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 Post subject: gypsum needs with a water softner
PostPosted: Tue Nov 15, 2011 6:45 pm 
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Joined: Sun Mar 06, 2011 2:08 pm
Posts: 107
Location: Ohio
I just made a hoppy 4% pale ale made completely with home grown chinook hops. It turned out really good. I used .75oz at 60 min, .25oz at 30 min, 1oz at 5 min and dry hopped 2 oz... it had a real nice hoppy smell and flavor for about a week. But the hoppiness smoothed out really quick.

It got me thinking, I use water through my water softner and was thinking this might be the cause. I did add 1 tsp of gypsum to the boil (5.8 gallons). Does this seem like enough for a hoppy pale ale or IPA? I know I probably need to test the water.. just thought I'd get some ideas... related, are the test strips to test the calcium/sodium levels?

Thanks in advance!

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 Post subject: Re: gypsum needs with a water softner
PostPosted: Tue Nov 15, 2011 8:54 pm 
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There are others on this board FAR more knowledgeable than I am, but I'll give you my .02 anyways. Hopefully somebody with more info such as AJ will chime in, too.

The most accurate thing to do is to take 2 samples of your water and send them to Ward Labs for analysis.
One sample should be straight out of the system with no softening (this is for the baseline). The other should be after softening.

Some softeners add a lot of sodium to the water. That is not ideal for brewing. An RO system would be better in that case.

All that said, if it tastes good to you, then it should be ok.

S

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 Post subject: Re: gypsum needs with a water softner
PostPosted: Fri Dec 30, 2011 11:41 am 
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Joined: Wed Nov 03, 2010 4:28 pm
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Softeners are bad for brewing, you probably have a garage spigot or outside spigot that does nto go through the softener


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 Post subject: Re: gypsum needs with a water softner
PostPosted: Fri Dec 30, 2011 2:37 pm 
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Hard water is not a problem in brewing. We actually want moderate to hard water for most brewing uses. Its alkalinity that is the problem in brewing. A water softener does not fix that. Do not use softened water for anything except mixing up batches of StarSan (its very good for that).

Depending on the water profile of the unsoftened water, it may or may not be helpful to boost the sulfate content of the brewing water for hoppy beers.

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 Post subject: Re: gypsum needs with a water softner
PostPosted: Sat Jan 14, 2012 6:44 am 
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Joined: Sun Mar 06, 2011 2:08 pm
Posts: 107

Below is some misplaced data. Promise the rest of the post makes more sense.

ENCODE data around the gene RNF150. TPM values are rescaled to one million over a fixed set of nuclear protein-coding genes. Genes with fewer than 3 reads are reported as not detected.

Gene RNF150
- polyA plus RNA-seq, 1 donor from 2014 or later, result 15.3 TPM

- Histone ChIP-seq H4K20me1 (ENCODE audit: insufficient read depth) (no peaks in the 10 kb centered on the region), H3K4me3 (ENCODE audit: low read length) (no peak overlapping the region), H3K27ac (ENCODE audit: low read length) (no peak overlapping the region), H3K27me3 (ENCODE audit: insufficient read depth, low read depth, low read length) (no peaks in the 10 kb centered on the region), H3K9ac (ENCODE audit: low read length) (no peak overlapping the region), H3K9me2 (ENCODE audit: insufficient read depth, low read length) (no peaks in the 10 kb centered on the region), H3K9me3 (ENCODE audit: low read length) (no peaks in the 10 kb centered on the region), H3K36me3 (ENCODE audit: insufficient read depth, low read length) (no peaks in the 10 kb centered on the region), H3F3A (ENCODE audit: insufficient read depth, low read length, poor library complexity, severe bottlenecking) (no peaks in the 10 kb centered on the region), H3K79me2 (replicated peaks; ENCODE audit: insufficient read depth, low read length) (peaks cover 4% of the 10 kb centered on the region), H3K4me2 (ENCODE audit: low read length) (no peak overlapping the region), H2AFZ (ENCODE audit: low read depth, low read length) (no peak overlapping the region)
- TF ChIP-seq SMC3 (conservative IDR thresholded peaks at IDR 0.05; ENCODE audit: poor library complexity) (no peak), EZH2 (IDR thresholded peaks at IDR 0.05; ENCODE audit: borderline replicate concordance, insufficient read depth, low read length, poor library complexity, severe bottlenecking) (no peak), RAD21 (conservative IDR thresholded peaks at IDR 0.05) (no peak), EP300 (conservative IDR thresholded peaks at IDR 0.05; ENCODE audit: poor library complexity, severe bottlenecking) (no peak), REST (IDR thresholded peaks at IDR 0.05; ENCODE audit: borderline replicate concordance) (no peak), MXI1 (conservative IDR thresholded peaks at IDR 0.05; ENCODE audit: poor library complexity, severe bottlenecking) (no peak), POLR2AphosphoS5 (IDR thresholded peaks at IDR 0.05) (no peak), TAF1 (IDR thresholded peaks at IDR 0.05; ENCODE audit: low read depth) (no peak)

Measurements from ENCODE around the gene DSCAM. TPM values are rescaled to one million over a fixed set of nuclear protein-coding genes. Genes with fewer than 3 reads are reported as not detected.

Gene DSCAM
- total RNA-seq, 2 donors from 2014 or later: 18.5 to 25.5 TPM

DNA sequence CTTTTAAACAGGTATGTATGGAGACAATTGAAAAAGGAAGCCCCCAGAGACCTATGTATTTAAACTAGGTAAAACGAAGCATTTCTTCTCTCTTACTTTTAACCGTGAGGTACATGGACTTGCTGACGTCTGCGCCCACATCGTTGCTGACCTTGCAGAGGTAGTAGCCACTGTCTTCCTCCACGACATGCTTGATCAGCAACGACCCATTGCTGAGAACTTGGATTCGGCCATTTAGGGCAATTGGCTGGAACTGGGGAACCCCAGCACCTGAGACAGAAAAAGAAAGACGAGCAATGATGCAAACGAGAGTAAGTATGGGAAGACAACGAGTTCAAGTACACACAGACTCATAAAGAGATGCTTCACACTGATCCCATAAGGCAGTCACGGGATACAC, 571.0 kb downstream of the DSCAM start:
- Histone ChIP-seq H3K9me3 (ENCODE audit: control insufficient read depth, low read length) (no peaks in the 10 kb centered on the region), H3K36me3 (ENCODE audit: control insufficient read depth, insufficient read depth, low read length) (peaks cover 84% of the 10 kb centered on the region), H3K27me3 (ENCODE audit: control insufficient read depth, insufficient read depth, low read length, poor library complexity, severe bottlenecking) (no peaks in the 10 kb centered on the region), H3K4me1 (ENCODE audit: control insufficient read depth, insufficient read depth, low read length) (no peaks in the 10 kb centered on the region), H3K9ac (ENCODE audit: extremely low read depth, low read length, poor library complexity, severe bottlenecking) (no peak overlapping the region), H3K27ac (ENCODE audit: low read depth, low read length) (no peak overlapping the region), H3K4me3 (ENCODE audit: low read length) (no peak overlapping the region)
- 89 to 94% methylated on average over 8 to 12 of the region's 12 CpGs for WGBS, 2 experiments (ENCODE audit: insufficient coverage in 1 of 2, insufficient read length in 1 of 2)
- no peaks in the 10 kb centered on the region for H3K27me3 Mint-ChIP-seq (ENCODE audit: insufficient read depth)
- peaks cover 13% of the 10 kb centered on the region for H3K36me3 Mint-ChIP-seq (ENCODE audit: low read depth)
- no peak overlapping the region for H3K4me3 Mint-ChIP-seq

Location: Ohio
I had my water tested and the Total Alkalinity is pretty darn high; HCO3 = 390, CaCO3 = 320. I guess I will switch to bottled water as I am guessing this is causing the harshness in my lighter, hoppy ales. Palmer recommends a range of 0 to 250 in the 'How to Brew' water chapter.

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 Post subject: Re: gypsum needs with a water softner
PostPosted: Sat Jan 14, 2012 10:55 am 
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Hoont wrote:
I had my water tested and the Total Alkalinity is pretty darn high; HCO3 = 390, CaCO3 = 320. I guess I will switch to bottled water as I am guessing this is causing the harshness in my lighter, hoppy ales. Palmer recommends a range of 0 to 250 in the 'How to Brew' water chapter.


That is correct. Your mash pH's are probably no where near the desirable range. Forget the softened water. Did you test the unsoftened water? You might be able to just dilute the tap water to provide the brewing water you need. Don't go using bottled water either unless it is fairly free of minerals. You will want to go with distilled or RO water to dilute your unsoftened tap water.

I recommend using Bru'n Water to figure out your water conditions and what you should be doing with it. The other thing that may be suitable for this high alkalinity water is acidification. That will knock out the alkalinity, but you would have to use phosphoric acid to avoid flavor impacts to your beer.

Good luck!

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Carmel, IN
BJCP National
Foam Blowers of Indiana (FBI)

Download Bru'n Water here:
https://sites.google.com/site/brunwater/

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 Post subject: Re: gypsum needs with a water softner
PostPosted: Tue Jan 24, 2012 4:39 am 
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Joined: Sun Mar 06, 2011 2:08 pm
Posts: 107
Location: Ohio
I have made the switch to a mix of my tap water and distilled water. Its a pain to get water every week, but I'm sure it will be worth it. Thanks to all.

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